You can get the beta version here. It has been available for a while, and the first full version is slated for release in the second Quarter of 2017, with no specific date yet (it’s been delayed before). Some of the functions are clunky and/or slow, but it is definitely great news and I can imagine how in few years this may become an essential tool for infographics designers to create and publish advanced data maps. You do require a subscription to ArcGIS Online (pricing info here) to be able to sign in but there is a trial version available.

Here is an introduction showing the capabilities of the plugin and how it works, and a longer, more recent video with added detail:

All images by ESRI

 

 

 

 

Latest D3 Work

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When it comes to create data-driven interactive infographics, charts and maps for the web our tool of choice is D3. This JavaScript library can connect data to graphic elements in the page and create data-driven, dynamic transformations for them. The possibilities are enormous. D3 was created by Mike Bostock, a computer scientist at Stanford University. Until 2015 he was also working at The New York Times creating some of the best interactive graphics out there. According to Martin Velasco, our Director of Web Development, “D3 is possibly the most powerful and flexible tool out there for creating sleek and precise data visualizations for the web. We really enjoy working with it”.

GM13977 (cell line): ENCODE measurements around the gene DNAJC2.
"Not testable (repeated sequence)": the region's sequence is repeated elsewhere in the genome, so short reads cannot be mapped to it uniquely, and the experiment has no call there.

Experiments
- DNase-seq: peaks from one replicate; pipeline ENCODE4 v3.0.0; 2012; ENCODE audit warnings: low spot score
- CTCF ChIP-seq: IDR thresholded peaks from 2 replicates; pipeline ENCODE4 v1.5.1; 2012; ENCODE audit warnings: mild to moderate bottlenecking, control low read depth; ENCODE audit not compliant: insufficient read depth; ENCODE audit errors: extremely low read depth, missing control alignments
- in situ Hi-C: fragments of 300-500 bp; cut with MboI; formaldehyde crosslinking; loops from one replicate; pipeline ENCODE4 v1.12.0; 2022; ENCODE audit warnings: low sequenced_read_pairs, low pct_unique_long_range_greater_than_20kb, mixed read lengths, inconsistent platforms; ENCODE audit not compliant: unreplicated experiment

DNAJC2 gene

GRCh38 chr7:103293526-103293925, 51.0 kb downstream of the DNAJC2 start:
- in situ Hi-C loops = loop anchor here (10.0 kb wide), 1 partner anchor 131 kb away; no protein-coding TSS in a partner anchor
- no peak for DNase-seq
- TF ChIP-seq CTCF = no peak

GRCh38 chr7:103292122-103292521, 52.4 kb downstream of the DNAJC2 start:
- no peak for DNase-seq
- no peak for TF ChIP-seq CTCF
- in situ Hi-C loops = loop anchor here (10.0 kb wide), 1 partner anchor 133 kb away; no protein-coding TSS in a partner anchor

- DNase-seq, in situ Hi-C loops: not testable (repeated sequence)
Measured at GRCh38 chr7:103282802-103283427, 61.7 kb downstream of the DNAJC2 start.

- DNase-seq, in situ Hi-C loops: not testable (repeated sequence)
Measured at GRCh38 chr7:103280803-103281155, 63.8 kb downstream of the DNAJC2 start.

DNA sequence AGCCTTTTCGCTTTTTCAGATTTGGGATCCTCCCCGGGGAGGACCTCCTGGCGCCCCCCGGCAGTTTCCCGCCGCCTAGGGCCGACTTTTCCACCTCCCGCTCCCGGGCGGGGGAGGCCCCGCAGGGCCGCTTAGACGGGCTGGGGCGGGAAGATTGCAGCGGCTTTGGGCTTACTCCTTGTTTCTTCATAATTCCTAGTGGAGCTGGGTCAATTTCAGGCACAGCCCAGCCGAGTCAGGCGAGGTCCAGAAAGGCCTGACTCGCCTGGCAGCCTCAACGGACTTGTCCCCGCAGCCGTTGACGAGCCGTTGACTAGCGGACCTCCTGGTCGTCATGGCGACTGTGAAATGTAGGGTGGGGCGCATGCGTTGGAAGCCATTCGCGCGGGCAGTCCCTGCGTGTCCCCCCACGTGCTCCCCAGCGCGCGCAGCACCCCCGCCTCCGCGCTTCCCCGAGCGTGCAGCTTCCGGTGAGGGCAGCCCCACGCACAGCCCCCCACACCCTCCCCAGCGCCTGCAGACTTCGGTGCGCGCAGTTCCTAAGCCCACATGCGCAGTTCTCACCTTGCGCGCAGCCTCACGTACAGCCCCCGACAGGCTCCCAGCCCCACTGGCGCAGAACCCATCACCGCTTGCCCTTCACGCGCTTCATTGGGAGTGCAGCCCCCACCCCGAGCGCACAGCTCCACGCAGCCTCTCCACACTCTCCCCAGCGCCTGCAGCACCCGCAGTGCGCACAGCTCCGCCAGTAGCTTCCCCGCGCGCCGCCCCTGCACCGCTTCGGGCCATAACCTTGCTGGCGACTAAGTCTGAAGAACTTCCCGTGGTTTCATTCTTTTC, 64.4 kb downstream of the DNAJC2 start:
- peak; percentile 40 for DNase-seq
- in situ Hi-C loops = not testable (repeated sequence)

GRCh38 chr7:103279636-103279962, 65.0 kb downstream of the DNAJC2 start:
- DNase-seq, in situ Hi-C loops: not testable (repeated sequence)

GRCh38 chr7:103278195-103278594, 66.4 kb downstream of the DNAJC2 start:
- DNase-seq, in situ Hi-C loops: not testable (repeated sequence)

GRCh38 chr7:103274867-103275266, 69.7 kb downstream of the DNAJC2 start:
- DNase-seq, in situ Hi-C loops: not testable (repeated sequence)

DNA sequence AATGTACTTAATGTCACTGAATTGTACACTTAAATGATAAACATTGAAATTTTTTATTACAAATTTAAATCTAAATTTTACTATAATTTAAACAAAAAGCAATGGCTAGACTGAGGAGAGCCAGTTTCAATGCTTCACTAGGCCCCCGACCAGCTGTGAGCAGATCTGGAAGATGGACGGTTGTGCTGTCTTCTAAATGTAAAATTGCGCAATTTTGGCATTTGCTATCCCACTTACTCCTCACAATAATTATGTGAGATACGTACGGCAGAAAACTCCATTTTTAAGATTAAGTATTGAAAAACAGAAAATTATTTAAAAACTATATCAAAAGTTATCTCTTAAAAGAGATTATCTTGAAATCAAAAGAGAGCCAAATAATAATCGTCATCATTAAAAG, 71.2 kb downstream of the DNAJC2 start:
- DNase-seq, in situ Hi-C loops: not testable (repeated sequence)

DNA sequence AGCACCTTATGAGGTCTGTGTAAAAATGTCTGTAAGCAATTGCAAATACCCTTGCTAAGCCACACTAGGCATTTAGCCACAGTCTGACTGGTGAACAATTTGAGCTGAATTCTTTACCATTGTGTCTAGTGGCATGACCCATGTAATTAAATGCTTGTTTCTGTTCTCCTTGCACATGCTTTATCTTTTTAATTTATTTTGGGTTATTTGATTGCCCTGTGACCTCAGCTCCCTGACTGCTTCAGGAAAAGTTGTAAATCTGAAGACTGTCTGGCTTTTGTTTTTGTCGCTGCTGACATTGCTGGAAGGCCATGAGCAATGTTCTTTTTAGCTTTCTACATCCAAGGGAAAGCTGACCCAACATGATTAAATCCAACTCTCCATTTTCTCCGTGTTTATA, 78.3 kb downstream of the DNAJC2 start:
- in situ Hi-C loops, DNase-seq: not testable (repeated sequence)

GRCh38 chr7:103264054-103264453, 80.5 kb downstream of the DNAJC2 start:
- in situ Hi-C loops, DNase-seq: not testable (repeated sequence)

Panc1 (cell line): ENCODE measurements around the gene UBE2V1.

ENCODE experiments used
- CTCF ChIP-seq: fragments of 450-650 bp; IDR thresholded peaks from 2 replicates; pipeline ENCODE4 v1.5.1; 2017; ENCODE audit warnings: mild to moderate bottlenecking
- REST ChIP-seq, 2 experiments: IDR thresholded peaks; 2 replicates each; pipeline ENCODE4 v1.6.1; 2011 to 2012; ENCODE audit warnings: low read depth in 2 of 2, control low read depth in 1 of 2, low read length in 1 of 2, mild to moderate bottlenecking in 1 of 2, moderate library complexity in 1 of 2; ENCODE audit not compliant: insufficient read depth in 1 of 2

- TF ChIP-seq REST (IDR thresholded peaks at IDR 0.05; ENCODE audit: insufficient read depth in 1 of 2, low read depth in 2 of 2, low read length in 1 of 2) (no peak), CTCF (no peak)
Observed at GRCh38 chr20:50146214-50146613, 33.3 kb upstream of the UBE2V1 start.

During the last few months we had the opportunity to experience once again the power of D3 while developing several  graphics for Urban Institute, a think tank in Washington D.C. that do research on economics and social policy. One of the more interesting is this data-intensive electoral map that connects the recent election of Donald Trump to several social indicators of financial insecurity. It is truly remarkable how D3 allows you to work with massive amounts of data (about 50,000 in this case) and transform them into beautiful rich, smooth-moving graphics. We are looking forward to more D3 work.

The power of cartograms and creating them easily